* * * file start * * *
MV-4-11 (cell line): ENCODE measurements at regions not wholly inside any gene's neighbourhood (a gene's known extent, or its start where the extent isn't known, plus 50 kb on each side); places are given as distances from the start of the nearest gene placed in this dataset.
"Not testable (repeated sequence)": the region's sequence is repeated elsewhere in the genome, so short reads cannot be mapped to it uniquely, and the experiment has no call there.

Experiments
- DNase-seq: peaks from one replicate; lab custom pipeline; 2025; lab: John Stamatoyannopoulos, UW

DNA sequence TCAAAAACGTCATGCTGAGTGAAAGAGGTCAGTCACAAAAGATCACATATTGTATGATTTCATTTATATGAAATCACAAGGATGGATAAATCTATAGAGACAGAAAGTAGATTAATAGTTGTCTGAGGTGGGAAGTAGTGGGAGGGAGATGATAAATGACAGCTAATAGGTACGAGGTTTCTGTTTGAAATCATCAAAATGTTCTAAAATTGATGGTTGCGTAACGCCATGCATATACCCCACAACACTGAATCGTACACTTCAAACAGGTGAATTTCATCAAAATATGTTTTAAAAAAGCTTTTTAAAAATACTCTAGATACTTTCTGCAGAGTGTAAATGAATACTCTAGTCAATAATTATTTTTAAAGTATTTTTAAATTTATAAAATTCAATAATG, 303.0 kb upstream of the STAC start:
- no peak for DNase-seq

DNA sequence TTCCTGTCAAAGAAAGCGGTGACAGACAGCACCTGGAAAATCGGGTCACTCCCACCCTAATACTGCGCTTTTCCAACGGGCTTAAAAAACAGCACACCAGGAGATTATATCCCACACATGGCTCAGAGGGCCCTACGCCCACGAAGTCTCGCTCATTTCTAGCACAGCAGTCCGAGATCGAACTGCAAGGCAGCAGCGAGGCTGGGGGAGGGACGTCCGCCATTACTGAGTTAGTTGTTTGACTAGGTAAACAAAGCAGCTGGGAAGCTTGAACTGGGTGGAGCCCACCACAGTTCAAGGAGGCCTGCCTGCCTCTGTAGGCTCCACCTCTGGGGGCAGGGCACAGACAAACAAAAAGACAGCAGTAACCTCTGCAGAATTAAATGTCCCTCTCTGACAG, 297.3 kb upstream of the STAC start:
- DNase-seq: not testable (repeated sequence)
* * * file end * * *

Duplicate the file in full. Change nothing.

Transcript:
MV-4-11 (cell line): ENCODE measurements at regions not wholly inside any gene's neighbourhood (a gene's known extent, or its start where the extent isn't known, plus 50 kb on each side); places are given as distances from the start of the nearest gene placed in this dataset.
"Not testable (repeated sequence)": the region's sequence is repeated elsewhere in the genome, so short reads cannot be mapped to it uniquely, and the experiment has no call there.

Experiments
- DNase-seq: peaks from one replicate; lab custom pipeline; 2025; lab: John Stamatoyannopoulos, UW

DNA sequence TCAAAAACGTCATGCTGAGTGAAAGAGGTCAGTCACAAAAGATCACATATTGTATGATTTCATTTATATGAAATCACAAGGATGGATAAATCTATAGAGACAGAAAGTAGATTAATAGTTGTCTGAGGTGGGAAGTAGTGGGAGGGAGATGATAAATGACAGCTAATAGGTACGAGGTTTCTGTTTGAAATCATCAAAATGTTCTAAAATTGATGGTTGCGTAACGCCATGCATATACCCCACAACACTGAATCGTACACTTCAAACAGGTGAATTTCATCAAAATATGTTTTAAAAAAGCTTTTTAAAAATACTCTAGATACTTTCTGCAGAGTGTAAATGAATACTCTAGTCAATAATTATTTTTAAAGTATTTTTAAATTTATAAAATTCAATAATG, 303.0 kb upstream of the STAC start:
- no peak for DNase-seq

DNA sequence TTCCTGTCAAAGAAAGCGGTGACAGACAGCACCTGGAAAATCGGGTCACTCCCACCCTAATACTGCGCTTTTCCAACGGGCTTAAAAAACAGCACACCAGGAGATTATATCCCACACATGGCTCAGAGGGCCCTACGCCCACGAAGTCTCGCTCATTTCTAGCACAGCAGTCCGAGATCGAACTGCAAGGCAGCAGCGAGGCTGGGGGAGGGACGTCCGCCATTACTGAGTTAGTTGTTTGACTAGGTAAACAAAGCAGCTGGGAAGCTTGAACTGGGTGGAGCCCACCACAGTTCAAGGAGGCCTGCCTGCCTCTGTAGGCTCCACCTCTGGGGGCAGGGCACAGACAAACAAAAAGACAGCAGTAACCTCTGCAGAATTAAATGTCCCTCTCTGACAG, 297.3 kb upstream of the STAC start:
- DNase-seq: not testable (repeated sequence)